There is a dangerous character in this story and it’s me.

I woke up on May 26th to a story that is told in the national headlines every week, but whose latest installment took place in a location very familiar to me: The Ramble, 38 acres of fairy-tale forest in the middle of Central Park.

It was the latest installment of #LivingWhileBlack, the series of incidents in which White people call the police to report African Americans for such offenses as barbequeing or sitting in Starbucks.

Christian Cooper, a birdwatcher, had requested that Amy Cooper put her dog on a leash as per the requirements stated on numerous signs throughout the Ramble. Ms. Cooper has told CNN that she knew about these rules and she knew that having her dog off-leash was prohibited.

I took this picture in The Ramble in April 2020.

Dragging her dog by the throat, the video shows her stepping toward Mr. Cooper, who had begun recording her actions.

Ms. Cooper thereafter announces her intention to make a report to the police. “I’m going to tell them there’s an African American man threatening my life,” she informs him curtly.

As the dog, now hanging partially suspended above the ground by his neck, struggles to breathe, Ms. Cooper calls 911. “There’s a man, African American… he’s threatening me and my dog,” she says into the phone. As Mr. Cooper stands by (“Please tell them anything you like,” was his comment), Ms. Cooper escalates her tone. “Please send the cops immediately!” she cries out.

This incident displays its guts in so many ways. It bursts with plot elements that are identifiable as racist and derivative of Whiteness as an unspoken cultural context. Here are a few.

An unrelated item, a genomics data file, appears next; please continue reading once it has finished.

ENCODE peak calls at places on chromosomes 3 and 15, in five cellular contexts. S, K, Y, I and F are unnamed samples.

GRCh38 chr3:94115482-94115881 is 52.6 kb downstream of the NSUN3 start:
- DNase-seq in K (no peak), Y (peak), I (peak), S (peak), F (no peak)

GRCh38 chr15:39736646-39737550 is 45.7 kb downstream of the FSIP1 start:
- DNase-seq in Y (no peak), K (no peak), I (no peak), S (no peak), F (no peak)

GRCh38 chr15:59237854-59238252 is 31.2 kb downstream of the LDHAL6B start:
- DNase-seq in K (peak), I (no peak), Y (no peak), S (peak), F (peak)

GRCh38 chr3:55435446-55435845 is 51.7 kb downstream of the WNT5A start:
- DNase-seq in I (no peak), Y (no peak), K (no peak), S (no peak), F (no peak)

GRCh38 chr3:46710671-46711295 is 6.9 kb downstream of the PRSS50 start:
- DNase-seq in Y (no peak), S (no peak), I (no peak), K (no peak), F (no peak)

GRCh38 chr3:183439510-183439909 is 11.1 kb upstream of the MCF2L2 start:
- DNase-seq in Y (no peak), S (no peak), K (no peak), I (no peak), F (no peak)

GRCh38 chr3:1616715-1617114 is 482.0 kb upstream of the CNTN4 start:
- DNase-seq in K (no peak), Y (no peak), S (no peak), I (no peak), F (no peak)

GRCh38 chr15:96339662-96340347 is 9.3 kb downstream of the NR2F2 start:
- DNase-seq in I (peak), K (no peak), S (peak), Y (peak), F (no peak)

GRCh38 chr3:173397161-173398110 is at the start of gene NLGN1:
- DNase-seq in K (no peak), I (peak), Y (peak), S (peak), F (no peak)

Living while Black. Some version of this confrontation might have taken place if the central characters were of other races. However, Ms. Cooper leaves no doubt as to the salience of the racial dynamics in this instance when she issues her introductory threat to Mr. Cooper: her plan is to report to the police that an African American man is threatening her life. I have already heard the White defenders of Ms. Cooper suggest that she only told the police that Mr. Cooper was African American as a straightforward and innocent attempt to describe him to the police. Even if we were to accept this, it does not account for the fact that she said this to Mr. Cooper. She didn’t just say “I’m calling the police!” and she didn’t say “I’m going to tell them that you’re threatening my life!” or “I’m going to tell them that a man with glasses is threatening my life!” She threatened him via a particular aspect of the interaction that carries a particular significance.

White women’s tears. Not only did Ms. Cooper make good on her stated intention to weaponize the racial dynamics of the incident, her behavior also smells like the gender-linked narratives that have been interwoven with racist actions for centuries. Although Ms. Cooper had certainly sounded indignant and angry before her 911 call, it is conspicuous that, once on the phone with her rescuers, her tone took a sudden shift toward a teary presentation: “I don’t know, I don’t know,” she begins to say raggedly as Mr. Cooper stands some distance away, calmly filming her. A sob now enters her voice: “Please send the cops immediately!” These tearful, damsel-in-distress behaviors on the part of a White woman seeking to sic the police on a Black man are reminiscent of the ways that White womanhood was historically weaponized against Black men to justify lynchings. These are the same tears that make White women largely unworthy of trust by Black women.